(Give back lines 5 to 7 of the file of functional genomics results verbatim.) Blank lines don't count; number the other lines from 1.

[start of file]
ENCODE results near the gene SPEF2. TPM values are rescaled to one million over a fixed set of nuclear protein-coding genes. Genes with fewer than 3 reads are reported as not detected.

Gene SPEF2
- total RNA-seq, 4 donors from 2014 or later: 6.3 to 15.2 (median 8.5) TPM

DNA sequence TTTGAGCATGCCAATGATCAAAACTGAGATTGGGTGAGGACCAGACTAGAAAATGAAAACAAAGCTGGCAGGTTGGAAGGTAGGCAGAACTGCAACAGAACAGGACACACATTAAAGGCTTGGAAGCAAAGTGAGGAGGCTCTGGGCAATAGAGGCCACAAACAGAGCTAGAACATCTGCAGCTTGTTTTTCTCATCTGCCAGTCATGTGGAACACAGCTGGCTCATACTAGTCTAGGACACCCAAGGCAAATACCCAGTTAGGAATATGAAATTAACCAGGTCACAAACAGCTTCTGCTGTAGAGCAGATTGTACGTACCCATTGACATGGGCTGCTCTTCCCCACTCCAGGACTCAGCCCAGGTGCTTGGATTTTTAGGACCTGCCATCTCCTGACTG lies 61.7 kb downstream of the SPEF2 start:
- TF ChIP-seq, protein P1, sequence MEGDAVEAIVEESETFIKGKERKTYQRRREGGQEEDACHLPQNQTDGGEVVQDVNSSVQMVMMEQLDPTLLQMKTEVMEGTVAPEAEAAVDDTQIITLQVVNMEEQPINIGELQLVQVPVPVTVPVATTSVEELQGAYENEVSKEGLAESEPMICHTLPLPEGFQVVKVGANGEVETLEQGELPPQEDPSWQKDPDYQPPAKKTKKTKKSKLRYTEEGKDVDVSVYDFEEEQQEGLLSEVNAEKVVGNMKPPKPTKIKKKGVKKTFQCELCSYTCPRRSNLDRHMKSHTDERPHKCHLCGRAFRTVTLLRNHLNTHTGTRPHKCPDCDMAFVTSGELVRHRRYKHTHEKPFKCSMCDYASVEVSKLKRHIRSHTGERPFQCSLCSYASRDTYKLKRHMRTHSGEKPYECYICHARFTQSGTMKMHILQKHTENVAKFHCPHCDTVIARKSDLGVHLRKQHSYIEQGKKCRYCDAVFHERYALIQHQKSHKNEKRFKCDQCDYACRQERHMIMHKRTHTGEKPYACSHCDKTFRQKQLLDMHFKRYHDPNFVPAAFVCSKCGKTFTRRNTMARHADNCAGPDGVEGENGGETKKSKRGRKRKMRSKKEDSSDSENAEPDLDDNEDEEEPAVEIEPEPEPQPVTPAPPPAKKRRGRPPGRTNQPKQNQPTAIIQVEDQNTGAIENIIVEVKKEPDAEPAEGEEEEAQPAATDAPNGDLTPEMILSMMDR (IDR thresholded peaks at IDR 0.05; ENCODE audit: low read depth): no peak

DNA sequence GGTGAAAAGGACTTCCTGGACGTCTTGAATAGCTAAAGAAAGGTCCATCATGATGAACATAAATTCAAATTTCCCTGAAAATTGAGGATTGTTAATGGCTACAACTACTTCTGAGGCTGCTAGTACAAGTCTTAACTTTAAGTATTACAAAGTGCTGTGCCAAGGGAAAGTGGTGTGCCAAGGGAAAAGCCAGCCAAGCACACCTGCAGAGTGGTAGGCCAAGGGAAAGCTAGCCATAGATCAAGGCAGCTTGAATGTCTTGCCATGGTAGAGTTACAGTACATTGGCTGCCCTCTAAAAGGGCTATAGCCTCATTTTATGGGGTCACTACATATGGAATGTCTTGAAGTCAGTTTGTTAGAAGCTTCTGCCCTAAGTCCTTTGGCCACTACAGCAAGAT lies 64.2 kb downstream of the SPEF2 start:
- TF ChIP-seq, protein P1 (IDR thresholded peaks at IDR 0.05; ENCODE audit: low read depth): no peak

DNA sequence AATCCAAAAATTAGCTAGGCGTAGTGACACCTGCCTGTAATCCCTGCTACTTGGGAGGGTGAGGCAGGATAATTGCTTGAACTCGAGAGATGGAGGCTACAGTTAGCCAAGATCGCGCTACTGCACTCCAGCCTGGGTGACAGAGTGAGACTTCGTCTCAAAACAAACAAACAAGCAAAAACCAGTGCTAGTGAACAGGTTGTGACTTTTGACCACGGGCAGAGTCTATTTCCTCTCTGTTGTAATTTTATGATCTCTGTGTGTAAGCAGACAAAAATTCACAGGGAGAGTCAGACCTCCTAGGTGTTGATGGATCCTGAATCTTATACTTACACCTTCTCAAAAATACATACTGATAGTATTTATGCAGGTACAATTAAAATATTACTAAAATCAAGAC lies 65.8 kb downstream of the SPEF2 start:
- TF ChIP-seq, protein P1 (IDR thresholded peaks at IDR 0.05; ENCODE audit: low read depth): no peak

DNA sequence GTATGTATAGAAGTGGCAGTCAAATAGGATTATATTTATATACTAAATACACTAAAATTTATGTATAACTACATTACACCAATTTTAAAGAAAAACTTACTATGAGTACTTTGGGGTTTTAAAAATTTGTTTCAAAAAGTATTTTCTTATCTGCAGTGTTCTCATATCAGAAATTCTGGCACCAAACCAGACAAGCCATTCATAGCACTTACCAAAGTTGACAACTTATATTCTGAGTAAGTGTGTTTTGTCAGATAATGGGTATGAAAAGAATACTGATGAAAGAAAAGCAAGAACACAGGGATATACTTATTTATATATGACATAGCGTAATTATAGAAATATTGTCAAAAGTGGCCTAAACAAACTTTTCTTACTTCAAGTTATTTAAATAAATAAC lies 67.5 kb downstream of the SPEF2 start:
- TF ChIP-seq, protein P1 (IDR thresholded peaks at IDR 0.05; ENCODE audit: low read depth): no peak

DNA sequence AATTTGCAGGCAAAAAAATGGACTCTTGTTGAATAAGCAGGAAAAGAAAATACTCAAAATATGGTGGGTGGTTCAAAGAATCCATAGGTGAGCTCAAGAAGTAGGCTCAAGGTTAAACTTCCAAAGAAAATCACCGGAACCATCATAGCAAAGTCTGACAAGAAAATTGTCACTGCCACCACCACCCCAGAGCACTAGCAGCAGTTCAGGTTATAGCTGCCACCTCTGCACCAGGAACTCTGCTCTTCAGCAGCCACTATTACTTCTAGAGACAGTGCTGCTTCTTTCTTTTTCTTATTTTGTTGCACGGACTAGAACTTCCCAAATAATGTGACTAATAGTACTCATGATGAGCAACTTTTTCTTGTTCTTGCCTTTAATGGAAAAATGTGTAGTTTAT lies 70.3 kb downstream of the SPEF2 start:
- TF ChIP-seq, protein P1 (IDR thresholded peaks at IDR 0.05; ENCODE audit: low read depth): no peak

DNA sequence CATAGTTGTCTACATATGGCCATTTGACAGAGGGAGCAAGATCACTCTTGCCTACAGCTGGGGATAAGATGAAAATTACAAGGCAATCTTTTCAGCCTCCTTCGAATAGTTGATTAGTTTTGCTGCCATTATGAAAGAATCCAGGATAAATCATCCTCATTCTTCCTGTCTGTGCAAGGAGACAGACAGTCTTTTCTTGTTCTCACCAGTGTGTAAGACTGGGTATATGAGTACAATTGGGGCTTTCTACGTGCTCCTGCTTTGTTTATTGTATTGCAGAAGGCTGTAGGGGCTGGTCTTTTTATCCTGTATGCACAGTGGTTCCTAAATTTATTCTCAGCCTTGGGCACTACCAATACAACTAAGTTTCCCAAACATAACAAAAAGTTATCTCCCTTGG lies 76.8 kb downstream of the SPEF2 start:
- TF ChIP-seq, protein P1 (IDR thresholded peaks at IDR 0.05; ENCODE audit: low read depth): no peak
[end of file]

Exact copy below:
- TF ChIP-seq, protein P1, sequence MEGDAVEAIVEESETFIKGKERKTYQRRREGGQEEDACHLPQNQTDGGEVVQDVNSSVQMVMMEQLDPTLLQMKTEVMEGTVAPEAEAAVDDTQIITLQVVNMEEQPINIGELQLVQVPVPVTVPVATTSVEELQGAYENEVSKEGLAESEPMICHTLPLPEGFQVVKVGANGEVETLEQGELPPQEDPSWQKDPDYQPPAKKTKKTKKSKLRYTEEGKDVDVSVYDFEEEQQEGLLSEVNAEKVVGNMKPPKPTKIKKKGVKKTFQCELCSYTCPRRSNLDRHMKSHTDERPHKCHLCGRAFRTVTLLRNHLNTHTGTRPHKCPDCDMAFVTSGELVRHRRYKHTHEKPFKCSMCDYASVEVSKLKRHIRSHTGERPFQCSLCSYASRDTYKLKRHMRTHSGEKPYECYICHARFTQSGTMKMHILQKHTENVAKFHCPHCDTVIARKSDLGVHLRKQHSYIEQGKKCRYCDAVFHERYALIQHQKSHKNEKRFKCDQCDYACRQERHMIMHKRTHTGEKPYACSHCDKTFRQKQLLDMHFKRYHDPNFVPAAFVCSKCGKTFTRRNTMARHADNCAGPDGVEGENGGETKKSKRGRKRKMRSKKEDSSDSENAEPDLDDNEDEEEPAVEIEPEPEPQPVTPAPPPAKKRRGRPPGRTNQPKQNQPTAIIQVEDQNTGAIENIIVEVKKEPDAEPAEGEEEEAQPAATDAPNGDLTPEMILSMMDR (IDR thresholded peaks at IDR 0.05; ENCODE audit: low read depth): no peak

DNA sequence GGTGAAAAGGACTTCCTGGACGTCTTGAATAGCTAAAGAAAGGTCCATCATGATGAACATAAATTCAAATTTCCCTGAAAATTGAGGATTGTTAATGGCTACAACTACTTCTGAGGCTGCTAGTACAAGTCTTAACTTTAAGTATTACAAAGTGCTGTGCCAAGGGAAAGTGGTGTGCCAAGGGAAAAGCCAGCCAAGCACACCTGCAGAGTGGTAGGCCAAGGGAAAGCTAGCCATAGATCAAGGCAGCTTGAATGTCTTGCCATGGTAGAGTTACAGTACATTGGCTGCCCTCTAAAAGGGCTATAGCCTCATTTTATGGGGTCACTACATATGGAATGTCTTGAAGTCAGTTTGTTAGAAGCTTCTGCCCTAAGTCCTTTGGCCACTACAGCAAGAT lies 64.2 kb downstream of the SPEF2 start:
- TF ChIP-seq, protein P1 (IDR thresholded peaks at IDR 0.05; ENCODE audit: low read depth): no peak